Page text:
In elections to the UN Human Rights Council, Brazil is not suitable
Conectas recommend that UN Member States reject Brazil's candidacy to the Human Rights Council based on the conservative ideological shift and the anti-minorities policies adopted by Brazilian diplomacy since the beginning of Jair Bolsonaro administration.
37th Session of the Human Rights Council, High-Level Panel: 70th Anniversary of the UDHR and 25th of VDPA, Palais des Nations, 28 February 2018, Geneva, Switzerland. OCHCHR/Pierre Albouy
On October 16th, elections will be held in New York for countries wishing to become members of the United Nations Human Rights Council for the mandate starting from January 2020 to December 2022. Brazil is a candidate for one of two vacant seats dedicated to the Latin American and Caribbean countries and, if elected, shall be entitled to propose and vote resolutions.
Since the creation of the Human Rights Council in 2006, Conectas has closely monitored the Brazilian foreign policy’s performance in the main intergovernmental body within the United Nations system responsible for strengthening the promotion and protection of human rights while addressing violations and making recommendations about them.
As an organization with consultative status at the UN, Conectas has always remained critical of the Brazilian stance. For the first time, however, we recommend that Member States reject Brazil’s candidacy. This decision is supported by the conservative ideological shift and the anti-minorities policies adopted by Brazilian diplomacy since the beginning of Jair Bolsonaro administration.
Even among the most advanced democracies, no country in the world is free of human rights violations. Brazil, however, has been adopting positions contrary to its tradition. It has already hinted that it would negatively influence resolutions on issues such as drugs and sexual and reproductive rights, and has made a number of statements that disqualify multilateral construction under the fragile and nonspecific argument of the “globalist threat”. And more, it offended the memory of the father of the UN High Commissioner for Human Rights, Michelle Bachelet, murdered by the Pinochet dictatorship, and attacked and embarrassed Brazilian defenders present at the Council.
Jair Bolsonaro’s aggressive speech at the opening of the UN General Assembly in September made it clear that, in the name of fundamentalist values, the country abandoned dialogue to persecute indigenous leaders, offend other states, criticize press freedom, defend the 1964 military coup and foster the fight against the invisible enemy of “gender ideology”.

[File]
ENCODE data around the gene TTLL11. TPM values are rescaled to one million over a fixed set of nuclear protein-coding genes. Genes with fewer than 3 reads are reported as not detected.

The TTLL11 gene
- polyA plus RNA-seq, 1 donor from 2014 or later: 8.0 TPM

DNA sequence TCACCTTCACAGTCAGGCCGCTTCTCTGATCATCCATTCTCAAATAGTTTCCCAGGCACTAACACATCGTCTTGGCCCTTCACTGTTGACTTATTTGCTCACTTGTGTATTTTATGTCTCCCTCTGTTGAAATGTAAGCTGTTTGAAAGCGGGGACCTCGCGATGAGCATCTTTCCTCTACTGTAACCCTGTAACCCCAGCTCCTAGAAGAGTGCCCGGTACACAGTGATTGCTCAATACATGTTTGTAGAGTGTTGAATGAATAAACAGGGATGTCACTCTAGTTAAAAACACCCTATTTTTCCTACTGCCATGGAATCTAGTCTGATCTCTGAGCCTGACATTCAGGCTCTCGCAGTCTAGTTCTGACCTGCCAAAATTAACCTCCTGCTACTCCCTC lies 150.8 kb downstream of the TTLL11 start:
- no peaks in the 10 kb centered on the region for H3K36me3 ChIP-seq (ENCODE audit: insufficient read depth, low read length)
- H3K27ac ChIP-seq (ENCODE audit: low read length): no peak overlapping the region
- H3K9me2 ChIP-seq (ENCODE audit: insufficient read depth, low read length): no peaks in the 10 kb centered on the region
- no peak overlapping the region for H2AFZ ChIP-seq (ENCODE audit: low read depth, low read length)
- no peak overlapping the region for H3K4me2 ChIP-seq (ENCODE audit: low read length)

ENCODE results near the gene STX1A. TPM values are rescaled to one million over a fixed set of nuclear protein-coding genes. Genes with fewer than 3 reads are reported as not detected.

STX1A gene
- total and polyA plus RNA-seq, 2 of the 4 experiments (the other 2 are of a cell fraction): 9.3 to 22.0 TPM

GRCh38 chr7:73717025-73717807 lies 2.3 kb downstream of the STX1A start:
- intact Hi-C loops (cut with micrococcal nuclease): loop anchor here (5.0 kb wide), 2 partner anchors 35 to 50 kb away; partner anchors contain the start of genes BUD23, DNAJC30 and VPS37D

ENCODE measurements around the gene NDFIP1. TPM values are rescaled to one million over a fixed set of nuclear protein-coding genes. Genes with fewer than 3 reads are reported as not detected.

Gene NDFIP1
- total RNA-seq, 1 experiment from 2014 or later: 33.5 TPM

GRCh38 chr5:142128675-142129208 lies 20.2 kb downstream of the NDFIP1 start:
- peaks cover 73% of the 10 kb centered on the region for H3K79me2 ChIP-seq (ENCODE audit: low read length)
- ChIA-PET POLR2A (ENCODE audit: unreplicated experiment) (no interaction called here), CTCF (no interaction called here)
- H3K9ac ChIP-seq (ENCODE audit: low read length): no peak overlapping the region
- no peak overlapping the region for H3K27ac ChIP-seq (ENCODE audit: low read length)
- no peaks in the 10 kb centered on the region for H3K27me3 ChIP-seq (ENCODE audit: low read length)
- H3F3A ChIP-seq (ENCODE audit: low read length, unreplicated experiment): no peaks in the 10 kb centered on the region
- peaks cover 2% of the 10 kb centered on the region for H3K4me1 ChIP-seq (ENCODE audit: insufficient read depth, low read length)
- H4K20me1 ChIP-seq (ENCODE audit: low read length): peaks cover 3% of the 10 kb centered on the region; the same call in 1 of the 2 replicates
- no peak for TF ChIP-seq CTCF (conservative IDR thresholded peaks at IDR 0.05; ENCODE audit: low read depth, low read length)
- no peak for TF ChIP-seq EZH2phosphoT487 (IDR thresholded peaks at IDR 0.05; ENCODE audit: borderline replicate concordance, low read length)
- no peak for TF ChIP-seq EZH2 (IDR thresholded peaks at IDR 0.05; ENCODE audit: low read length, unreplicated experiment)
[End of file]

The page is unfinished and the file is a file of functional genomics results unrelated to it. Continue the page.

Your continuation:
At the domestic level, Bolsonaro’s administration also showed contempt for international commitments: it abandoned the Global Compact for Migration, canceled the Climate Conference that would be held in Brasilia in 2019, violated the Optional Protocol to the Convention against Torture by weakening the National Mechanism of Prevention and Combat of Torture and violated the Paris Principles by intervening in the National Human Rights Council.
In his foreign policy, Jair Bolsonaro ignores the plurality of ideas in his own country, subverts Itamaraty’s tradition of dialogue and forges the diplomacy according to his ideologies. This shows that the Brazilian State, for the moment, does not have the necessary credentials to take up its position as a member of the UN Human Rights Council and then propose solutions to the most serious and urgent global human rights challenges of our days.
Conectas regrets that, so far, the Latin American Group of Countries (GRULAC) is promoting a non-competitive election by nominating only two candidates for its two vacancies, going against the very spirit of an election. Therefore, we encourage other countries to present their candidacy by the day of the election as the rules allow.
If this does not happen and Brazil is elected, the international community will have the duty to pay close attention on the State’s obligations on human rights issues, whether in its domestic policy or in its negotiations in Geneva.
Conectas will remain firm in denouncing the anti-human rights agenda, both nationally and in Brazilian foreign policy.